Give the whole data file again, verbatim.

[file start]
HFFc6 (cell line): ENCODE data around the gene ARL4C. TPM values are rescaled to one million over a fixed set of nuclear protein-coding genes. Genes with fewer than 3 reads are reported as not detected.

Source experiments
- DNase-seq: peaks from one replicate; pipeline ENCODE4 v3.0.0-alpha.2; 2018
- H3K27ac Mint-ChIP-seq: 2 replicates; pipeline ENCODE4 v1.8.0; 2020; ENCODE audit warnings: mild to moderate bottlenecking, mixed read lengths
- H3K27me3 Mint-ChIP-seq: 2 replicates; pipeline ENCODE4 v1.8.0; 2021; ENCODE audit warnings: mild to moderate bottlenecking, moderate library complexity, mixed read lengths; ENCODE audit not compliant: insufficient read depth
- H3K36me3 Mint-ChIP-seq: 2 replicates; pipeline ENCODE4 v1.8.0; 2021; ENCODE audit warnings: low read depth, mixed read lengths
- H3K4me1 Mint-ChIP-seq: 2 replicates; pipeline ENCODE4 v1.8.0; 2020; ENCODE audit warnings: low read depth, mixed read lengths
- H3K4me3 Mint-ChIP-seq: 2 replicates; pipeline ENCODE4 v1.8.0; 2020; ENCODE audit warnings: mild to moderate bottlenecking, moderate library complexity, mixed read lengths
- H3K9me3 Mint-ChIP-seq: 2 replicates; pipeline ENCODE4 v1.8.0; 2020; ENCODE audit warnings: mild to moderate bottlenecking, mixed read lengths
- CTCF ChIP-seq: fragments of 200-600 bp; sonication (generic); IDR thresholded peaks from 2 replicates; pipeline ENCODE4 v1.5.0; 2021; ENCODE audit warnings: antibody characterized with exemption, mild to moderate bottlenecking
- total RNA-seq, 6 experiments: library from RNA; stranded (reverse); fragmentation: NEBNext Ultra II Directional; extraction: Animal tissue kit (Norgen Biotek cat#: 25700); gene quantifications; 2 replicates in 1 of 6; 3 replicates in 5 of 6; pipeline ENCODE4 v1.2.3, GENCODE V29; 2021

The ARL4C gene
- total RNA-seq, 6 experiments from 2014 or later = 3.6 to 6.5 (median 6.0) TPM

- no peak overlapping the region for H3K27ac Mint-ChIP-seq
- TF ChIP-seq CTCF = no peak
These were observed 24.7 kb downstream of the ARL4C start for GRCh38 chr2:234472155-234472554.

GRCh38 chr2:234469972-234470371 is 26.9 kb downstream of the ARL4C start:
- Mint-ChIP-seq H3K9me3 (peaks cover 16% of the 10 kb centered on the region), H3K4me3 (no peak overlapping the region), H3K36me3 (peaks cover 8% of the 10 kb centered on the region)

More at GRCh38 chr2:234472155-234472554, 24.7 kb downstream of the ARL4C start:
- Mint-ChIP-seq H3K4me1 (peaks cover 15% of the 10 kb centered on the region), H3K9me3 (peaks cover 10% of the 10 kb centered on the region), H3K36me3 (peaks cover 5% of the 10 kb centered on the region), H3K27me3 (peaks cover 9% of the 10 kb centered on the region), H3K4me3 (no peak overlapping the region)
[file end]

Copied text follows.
HFFc6 (cell line): ENCODE data around the gene ARL4C. TPM values are rescaled to one million over a fixed set of nuclear protein-coding genes. Genes with fewer than 3 reads are reported as not detected.

Source experiments
- DNase-seq: peaks from one replicate; pipeline ENCODE4 v3.0.0-alpha.2; 2018
- H3K27ac Mint-ChIP-seq: 2 replicates; pipeline ENCODE4 v1.8.0; 2020; ENCODE audit warnings: mild to moderate bottlenecking, mixed read lengths
- H3K27me3 Mint-ChIP-seq: 2 replicates; pipeline ENCODE4 v1.8.0; 2021; ENCODE audit warnings: mild to moderate bottlenecking, moderate library complexity, mixed read lengths; ENCODE audit not compliant: insufficient read depth
- H3K36me3 Mint-ChIP-seq: 2 replicates; pipeline ENCODE4 v1.8.0; 2021; ENCODE audit warnings: low read depth, mixed read lengths
- H3K4me1 Mint-ChIP-seq: 2 replicates; pipeline ENCODE4 v1.8.0; 2020; ENCODE audit warnings: low read depth, mixed read lengths
- H3K4me3 Mint-ChIP-seq: 2 replicates; pipeline ENCODE4 v1.8.0; 2020; ENCODE audit warnings: mild to moderate bottlenecking, moderate library complexity, mixed read lengths
- H3K9me3 Mint-ChIP-seq: 2 replicates; pipeline ENCODE4 v1.8.0; 2020; ENCODE audit warnings: mild to moderate bottlenecking, mixed read lengths
- CTCF ChIP-seq: fragments of 200-600 bp; sonication (generic); IDR thresholded peaks from 2 replicates; pipeline ENCODE4 v1.5.0; 2021; ENCODE audit warnings: antibody characterized with exemption, mild to moderate bottlenecking
- total RNA-seq, 6 experiments: library from RNA; stranded (reverse); fragmentation: NEBNext Ultra II Directional; extraction: Animal tissue kit (Norgen Biotek cat#: 25700); gene quantifications; 2 replicates in 1 of 6; 3 replicates in 5 of 6; pipeline ENCODE4 v1.2.3, GENCODE V29; 2021

The ARL4C gene
- total RNA-seq, 6 experiments from 2014 or later = 3.6 to 6.5 (median 6.0) TPM

- no peak overlapping the region for H3K27ac Mint-ChIP-seq
- TF ChIP-seq CTCF = no peak
These were observed 24.7 kb downstream of the ARL4C start for GRCh38 chr2:234472155-234472554.

GRCh38 chr2:234469972-234470371 is 26.9 kb downstream of the ARL4C start:
- Mint-ChIP-seq H3K9me3 (peaks cover 16% of the 10 kb centered on the region), H3K4me3 (no peak overlapping the region), H3K36me3 (peaks cover 8% of the 10 kb centered on the region)

More at GRCh38 chr2:234472155-234472554, 24.7 kb downstream of the ARL4C start:
- Mint-ChIP-seq H3K4me1 (peaks cover 15% of the 10 kb centered on the region), H3K9me3 (peaks cover 10% of the 10 kb centered on the region), H3K36me3 (peaks cover 5% of the 10 kb centered on the region), H3K27me3 (peaks cover 9% of the 10 kb centered on the region), H3K4me3 (no peak overlapping the region)